Monday, December 15, 2008

Some cameras and computers can't stand orbit!?

More to the point - micro gravity or free fall. This is something that I just never considered. You know, if it worked on Earth as a general rule, it should work in space. I mean we have been seeing electronics of all types doing their thing in space for decades when I heard that some high end equipment gives it up even on something like the vomit comet let alone the real thing, I thought it was a joke. But then I read this article in Gizmodo about a guy plunking down $3,500 for a ticket on a Zero G vomit comet plane ride, taking his high end Sony SR1 along to film the ride and could not shoot frame one. Why? Well according to the article - it had nothing to do with the cameraman and everything to do with zero gravity (actually, microgravity). Because an object in microgravity is actually falling towards the Earth, the camera's hard drive drop-protection kept kicking in, rendering the expensive device useless. Seems like they took 15 tries to get some action and nada. The fix is like a DUH and NASA more than likely has already had this problem fixed, but the suggestion is to use flash supported devices.... Though I got to wonder about someone that goes all over the world just to film himself doing foolish dances and then spends 35 hundred to do it in zero G needs to maybe think about getting a life?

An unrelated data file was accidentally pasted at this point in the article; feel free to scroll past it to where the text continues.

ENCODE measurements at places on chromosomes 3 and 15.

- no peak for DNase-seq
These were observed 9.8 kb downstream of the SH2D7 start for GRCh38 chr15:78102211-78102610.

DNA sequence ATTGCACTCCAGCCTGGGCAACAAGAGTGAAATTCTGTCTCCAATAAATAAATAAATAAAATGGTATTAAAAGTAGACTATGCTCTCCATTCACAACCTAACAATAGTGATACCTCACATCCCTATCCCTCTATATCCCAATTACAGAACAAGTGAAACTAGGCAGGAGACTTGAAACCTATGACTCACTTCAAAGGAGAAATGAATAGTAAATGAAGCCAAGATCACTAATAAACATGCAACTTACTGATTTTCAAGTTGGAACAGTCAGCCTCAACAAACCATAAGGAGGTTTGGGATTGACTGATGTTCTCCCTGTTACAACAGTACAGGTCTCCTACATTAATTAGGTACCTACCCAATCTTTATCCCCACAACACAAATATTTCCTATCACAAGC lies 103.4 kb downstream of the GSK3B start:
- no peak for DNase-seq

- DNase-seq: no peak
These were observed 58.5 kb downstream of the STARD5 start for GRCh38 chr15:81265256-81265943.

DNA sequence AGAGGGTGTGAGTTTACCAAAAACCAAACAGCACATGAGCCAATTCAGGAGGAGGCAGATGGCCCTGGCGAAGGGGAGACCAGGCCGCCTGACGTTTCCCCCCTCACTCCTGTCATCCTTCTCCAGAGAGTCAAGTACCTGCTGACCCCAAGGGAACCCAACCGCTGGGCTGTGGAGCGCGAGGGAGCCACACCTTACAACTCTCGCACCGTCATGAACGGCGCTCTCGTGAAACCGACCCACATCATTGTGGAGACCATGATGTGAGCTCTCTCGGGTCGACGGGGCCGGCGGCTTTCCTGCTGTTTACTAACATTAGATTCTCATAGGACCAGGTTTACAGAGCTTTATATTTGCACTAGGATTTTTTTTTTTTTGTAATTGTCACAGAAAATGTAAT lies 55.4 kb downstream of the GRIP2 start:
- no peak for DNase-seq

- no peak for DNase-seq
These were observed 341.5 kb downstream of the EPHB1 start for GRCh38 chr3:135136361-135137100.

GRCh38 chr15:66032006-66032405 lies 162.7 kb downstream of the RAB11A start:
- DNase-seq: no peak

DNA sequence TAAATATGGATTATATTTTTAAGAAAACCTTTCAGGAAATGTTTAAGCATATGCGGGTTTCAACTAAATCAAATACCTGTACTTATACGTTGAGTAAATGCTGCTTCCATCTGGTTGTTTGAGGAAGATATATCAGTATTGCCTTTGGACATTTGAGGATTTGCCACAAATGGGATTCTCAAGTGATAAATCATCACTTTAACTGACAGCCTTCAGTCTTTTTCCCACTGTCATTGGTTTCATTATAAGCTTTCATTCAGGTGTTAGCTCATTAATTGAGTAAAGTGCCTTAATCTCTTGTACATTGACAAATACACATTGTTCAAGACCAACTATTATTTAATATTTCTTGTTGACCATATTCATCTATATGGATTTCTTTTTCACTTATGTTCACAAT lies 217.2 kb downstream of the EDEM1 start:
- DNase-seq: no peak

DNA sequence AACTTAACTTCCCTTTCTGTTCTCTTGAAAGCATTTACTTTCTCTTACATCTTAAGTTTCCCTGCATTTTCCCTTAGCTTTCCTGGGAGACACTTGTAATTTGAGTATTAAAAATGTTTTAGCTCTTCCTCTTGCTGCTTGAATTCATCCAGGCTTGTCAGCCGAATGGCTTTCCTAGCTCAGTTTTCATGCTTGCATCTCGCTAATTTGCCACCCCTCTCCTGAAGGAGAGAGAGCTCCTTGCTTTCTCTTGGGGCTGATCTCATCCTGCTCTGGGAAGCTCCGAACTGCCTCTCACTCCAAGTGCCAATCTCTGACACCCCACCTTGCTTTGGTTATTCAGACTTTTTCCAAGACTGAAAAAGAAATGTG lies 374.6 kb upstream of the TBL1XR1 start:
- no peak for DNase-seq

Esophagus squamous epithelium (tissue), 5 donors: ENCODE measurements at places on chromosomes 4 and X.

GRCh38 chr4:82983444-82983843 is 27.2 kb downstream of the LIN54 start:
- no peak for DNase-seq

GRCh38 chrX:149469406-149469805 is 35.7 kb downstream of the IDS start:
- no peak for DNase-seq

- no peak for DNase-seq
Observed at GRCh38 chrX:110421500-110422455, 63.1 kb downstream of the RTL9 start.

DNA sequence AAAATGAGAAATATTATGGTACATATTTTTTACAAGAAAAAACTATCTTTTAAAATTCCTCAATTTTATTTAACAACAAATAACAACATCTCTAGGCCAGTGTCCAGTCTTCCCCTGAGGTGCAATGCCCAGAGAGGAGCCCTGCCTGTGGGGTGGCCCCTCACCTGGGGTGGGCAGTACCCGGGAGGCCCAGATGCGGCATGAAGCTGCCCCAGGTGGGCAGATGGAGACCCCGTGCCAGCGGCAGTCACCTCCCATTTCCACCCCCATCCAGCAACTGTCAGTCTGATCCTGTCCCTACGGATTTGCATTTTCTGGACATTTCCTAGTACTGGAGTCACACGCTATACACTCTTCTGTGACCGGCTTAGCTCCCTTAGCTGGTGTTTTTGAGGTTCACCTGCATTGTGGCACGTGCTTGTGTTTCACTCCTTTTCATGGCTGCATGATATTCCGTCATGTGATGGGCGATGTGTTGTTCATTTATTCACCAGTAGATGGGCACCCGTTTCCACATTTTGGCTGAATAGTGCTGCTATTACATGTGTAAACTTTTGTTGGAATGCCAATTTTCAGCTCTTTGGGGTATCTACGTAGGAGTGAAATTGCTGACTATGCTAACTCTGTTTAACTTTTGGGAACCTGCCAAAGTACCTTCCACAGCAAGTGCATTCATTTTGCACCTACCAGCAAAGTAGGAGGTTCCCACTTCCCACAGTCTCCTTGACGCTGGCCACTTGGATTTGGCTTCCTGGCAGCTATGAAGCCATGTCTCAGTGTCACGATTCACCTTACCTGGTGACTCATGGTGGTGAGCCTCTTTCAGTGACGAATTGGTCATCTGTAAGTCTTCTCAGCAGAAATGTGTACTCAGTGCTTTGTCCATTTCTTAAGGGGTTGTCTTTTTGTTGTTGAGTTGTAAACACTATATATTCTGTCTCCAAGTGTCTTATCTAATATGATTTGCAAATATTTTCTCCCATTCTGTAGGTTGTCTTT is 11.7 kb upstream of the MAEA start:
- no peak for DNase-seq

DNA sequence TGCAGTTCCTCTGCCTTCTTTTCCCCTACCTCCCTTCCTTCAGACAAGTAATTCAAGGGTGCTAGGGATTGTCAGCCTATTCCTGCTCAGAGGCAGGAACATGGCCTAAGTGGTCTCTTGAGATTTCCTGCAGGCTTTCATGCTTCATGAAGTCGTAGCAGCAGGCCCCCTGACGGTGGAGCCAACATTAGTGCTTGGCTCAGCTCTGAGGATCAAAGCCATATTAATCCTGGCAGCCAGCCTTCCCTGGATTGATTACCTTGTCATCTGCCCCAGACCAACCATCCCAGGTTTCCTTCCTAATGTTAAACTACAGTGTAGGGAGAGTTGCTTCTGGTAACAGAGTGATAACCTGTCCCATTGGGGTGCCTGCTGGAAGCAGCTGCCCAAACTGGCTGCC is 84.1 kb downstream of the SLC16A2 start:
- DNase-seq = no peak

<- Gizmodo article ->

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